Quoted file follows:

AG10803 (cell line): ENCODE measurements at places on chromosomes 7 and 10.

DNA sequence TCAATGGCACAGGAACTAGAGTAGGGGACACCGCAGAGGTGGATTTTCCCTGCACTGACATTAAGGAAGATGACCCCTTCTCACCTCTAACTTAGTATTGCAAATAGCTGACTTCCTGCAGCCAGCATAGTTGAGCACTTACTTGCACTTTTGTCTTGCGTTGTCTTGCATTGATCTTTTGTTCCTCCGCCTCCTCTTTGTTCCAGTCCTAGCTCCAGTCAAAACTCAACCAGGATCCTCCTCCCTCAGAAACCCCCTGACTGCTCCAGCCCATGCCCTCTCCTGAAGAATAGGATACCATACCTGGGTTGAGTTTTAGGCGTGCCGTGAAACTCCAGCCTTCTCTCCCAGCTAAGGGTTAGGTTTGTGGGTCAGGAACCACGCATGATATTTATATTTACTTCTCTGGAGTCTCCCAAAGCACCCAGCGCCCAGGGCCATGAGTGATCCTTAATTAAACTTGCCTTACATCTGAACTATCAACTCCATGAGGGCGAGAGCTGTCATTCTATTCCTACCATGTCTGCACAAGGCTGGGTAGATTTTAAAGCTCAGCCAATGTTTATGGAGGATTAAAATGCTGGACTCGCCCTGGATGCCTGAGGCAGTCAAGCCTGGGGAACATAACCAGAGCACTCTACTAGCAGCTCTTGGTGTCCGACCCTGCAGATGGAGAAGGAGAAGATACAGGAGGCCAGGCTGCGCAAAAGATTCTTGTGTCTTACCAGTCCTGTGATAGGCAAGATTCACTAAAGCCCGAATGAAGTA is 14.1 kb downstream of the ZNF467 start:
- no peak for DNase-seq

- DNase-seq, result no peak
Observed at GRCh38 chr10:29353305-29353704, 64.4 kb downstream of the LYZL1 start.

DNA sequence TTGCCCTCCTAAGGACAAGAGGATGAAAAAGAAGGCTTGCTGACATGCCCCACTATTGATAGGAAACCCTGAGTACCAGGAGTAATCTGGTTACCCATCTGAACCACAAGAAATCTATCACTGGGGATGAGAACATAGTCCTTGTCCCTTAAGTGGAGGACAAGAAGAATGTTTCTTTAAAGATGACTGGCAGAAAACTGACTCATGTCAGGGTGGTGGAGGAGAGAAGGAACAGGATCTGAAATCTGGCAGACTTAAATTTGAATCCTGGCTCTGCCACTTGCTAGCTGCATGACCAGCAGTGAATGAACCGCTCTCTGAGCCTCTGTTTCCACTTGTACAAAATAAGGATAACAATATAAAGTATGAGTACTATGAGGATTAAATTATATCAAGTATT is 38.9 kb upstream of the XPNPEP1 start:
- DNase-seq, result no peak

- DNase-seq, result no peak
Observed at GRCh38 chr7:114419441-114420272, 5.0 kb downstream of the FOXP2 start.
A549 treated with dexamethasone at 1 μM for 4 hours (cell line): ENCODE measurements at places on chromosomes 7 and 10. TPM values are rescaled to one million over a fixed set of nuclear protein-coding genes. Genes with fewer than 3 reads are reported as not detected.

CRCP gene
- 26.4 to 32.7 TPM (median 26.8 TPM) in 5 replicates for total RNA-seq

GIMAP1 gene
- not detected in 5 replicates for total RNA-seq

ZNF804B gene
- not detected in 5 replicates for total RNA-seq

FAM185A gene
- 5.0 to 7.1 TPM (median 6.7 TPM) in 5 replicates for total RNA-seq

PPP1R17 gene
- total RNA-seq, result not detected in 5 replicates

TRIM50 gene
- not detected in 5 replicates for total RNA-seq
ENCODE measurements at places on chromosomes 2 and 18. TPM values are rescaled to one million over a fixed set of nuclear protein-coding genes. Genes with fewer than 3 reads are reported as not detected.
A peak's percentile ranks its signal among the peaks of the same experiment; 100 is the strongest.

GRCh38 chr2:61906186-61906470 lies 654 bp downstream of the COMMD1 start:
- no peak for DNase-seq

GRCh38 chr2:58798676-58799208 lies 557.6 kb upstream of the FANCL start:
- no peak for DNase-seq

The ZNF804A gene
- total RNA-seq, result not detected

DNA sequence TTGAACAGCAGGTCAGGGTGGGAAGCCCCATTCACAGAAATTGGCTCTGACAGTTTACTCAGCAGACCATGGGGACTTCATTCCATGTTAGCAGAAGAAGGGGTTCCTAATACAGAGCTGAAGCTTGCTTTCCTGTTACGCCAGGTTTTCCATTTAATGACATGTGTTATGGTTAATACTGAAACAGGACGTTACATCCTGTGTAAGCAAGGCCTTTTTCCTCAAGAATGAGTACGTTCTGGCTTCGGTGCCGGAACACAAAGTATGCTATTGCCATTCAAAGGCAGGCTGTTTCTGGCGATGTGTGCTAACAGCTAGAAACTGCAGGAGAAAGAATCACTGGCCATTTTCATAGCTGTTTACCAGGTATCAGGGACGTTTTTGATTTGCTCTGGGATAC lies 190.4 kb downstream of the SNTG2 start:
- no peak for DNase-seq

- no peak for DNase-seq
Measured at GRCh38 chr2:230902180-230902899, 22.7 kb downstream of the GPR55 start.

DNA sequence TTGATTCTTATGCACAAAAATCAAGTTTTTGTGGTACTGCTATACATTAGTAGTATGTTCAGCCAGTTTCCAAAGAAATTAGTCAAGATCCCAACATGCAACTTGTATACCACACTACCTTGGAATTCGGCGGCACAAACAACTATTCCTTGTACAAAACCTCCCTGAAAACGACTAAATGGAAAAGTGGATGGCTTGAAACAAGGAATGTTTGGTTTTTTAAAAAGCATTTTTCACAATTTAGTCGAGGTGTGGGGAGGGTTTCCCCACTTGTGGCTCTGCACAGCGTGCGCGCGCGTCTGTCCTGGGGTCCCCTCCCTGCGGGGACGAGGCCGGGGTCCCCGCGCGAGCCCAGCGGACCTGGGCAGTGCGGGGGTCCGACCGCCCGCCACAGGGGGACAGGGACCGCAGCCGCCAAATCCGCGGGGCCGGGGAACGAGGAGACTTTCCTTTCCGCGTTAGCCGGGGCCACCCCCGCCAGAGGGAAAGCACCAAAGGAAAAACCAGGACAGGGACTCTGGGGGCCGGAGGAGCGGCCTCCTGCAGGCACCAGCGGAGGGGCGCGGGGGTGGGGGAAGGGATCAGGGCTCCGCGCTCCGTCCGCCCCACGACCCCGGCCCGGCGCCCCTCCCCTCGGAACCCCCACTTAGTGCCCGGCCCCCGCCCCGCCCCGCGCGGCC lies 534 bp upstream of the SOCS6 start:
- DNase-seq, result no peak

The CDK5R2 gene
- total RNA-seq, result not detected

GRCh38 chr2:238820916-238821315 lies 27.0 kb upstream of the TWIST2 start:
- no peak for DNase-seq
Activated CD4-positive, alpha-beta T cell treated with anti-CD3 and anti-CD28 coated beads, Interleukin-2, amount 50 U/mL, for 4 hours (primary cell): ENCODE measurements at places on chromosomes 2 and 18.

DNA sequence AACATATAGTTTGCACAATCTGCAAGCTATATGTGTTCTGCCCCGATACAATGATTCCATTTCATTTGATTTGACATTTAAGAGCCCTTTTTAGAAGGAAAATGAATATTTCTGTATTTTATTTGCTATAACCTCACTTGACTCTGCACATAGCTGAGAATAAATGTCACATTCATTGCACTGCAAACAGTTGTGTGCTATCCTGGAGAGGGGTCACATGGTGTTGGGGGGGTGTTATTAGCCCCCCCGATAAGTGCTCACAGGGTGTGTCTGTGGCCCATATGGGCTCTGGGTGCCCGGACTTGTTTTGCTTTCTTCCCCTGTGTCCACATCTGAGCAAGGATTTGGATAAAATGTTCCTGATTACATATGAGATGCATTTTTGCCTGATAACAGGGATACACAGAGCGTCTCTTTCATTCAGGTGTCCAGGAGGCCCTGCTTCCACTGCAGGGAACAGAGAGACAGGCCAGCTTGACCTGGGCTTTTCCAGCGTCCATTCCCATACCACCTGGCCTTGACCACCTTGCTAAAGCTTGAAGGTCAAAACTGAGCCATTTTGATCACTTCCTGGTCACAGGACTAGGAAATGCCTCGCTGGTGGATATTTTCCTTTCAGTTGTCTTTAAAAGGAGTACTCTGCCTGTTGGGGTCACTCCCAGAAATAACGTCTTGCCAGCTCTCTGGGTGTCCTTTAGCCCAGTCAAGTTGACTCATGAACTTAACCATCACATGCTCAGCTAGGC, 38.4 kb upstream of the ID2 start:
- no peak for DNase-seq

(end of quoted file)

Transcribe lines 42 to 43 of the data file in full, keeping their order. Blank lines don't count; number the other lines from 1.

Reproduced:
DNA sequence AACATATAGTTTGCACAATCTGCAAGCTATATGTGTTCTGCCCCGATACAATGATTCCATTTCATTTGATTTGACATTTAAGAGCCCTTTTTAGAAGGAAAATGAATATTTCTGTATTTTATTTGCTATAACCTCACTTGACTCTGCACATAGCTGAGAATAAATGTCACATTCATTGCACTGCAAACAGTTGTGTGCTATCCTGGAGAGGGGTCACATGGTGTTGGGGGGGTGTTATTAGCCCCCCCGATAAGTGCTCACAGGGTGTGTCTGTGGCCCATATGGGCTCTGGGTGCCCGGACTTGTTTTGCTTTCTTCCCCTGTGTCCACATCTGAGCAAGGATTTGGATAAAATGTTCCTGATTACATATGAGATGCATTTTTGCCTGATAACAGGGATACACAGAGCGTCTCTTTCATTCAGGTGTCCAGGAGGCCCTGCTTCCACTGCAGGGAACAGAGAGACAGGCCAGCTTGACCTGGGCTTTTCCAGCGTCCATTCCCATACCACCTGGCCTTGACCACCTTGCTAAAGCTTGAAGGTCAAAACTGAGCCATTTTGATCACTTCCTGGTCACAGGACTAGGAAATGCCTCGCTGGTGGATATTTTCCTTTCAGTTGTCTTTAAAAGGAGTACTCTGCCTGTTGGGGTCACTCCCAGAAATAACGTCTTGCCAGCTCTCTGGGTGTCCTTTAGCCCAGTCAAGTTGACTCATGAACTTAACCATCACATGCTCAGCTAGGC, 38.4 kb upstream of the ID2 start:
- no peak for DNase-seq